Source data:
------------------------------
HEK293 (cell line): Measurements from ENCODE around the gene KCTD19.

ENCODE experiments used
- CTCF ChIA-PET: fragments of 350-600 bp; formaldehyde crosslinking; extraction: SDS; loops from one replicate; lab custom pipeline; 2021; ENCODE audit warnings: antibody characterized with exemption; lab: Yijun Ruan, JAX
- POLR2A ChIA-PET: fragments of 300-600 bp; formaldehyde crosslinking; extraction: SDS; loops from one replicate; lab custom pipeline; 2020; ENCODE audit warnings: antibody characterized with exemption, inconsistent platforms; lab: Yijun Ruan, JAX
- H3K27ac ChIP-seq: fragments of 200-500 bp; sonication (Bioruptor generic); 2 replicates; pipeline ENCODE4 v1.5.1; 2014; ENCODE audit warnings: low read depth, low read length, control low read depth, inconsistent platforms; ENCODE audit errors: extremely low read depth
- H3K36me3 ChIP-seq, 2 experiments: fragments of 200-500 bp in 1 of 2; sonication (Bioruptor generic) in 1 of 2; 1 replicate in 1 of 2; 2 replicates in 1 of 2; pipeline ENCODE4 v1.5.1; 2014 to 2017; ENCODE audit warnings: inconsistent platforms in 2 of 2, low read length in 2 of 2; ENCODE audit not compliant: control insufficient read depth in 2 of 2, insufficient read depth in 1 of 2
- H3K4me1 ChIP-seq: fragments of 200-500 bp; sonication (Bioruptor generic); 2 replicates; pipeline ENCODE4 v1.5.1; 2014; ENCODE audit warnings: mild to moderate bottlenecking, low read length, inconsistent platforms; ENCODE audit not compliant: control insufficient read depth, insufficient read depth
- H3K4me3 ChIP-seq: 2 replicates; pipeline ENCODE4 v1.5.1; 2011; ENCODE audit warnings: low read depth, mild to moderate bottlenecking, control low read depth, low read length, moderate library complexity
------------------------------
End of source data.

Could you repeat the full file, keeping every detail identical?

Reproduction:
HEK293 (cell line): Measurements from ENCODE around the gene KCTD19.

ENCODE experiments used
- CTCF ChIA-PET: fragments of 350-600 bp; formaldehyde crosslinking; extraction: SDS; loops from one replicate; lab custom pipeline; 2021; ENCODE audit warnings: antibody characterized with exemption; lab: Yijun Ruan, JAX
- POLR2A ChIA-PET: fragments of 300-600 bp; formaldehyde crosslinking; extraction: SDS; loops from one replicate; lab custom pipeline; 2020; ENCODE audit warnings: antibody characterized with exemption, inconsistent platforms; lab: Yijun Ruan, JAX
- H3K27ac ChIP-seq: fragments of 200-500 bp; sonication (Bioruptor generic); 2 replicates; pipeline ENCODE4 v1.5.1; 2014; ENCODE audit warnings: low read depth, low read length, control low read depth, inconsistent platforms; ENCODE audit errors: extremely low read depth
- H3K36me3 ChIP-seq, 2 experiments: fragments of 200-500 bp in 1 of 2; sonication (Bioruptor generic) in 1 of 2; 1 replicate in 1 of 2; 2 replicates in 1 of 2; pipeline ENCODE4 v1.5.1; 2014 to 2017; ENCODE audit warnings: inconsistent platforms in 2 of 2, low read length in 2 of 2; ENCODE audit not compliant: control insufficient read depth in 2 of 2, insufficient read depth in 1 of 2
- H3K4me1 ChIP-seq: fragments of 200-500 bp; sonication (Bioruptor generic); 2 replicates; pipeline ENCODE4 v1.5.1; 2014; ENCODE audit warnings: mild to moderate bottlenecking, low read length, inconsistent platforms; ENCODE audit not compliant: control insufficient read depth, insufficient read depth
- H3K4me3 ChIP-seq: 2 replicates; pipeline ENCODE4 v1.5.1; 2011; ENCODE audit warnings: low read depth, mild to moderate bottlenecking, control low read depth, low read length, moderate library complexity